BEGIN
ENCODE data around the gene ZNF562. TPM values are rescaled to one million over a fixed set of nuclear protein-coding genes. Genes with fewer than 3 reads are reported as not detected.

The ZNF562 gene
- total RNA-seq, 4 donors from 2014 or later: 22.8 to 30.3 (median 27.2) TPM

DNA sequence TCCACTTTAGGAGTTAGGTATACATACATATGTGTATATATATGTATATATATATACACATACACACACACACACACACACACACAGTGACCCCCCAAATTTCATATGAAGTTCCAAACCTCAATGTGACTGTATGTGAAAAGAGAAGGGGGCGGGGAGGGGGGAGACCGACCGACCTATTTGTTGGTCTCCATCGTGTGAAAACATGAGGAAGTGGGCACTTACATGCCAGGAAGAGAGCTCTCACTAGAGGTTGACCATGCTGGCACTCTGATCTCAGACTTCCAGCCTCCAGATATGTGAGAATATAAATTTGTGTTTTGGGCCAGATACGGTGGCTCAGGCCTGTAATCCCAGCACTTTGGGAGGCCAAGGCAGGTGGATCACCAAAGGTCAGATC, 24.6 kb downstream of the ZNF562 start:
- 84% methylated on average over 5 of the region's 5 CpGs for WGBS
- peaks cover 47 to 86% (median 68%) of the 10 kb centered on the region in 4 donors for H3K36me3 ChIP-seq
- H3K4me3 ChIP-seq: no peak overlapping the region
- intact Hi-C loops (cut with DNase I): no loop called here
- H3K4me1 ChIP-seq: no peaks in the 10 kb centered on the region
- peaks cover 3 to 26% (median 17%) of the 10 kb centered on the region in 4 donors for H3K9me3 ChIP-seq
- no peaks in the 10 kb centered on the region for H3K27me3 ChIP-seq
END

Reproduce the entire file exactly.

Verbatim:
ENCODE data around the gene ZNF562. TPM values are rescaled to one million over a fixed set of nuclear protein-coding genes. Genes with fewer than 3 reads are reported as not detected.

The ZNF562 gene
- total RNA-seq, 4 donors from 2014 or later: 22.8 to 30.3 (median 27.2) TPM

DNA sequence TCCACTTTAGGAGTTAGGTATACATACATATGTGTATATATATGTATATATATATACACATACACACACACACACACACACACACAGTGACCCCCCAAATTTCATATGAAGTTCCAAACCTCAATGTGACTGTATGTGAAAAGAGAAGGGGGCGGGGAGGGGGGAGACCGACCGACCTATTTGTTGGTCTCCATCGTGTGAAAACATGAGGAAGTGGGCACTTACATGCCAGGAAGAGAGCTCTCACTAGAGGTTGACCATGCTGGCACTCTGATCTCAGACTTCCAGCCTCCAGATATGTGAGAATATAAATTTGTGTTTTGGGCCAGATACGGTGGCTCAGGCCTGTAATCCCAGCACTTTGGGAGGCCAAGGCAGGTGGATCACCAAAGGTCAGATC, 24.6 kb downstream of the ZNF562 start:
- 84% methylated on average over 5 of the region's 5 CpGs for WGBS
- peaks cover 47 to 86% (median 68%) of the 10 kb centered on the region in 4 donors for H3K36me3 ChIP-seq
- H3K4me3 ChIP-seq: no peak overlapping the region
- intact Hi-C loops (cut with DNase I): no loop called here
- H3K4me1 ChIP-seq: no peaks in the 10 kb centered on the region
- peaks cover 3 to 26% (median 17%) of the 10 kb centered on the region in 4 donors for H3K9me3 ChIP-seq
- no peaks in the 10 kb centered on the region for H3K27me3 ChIP-seq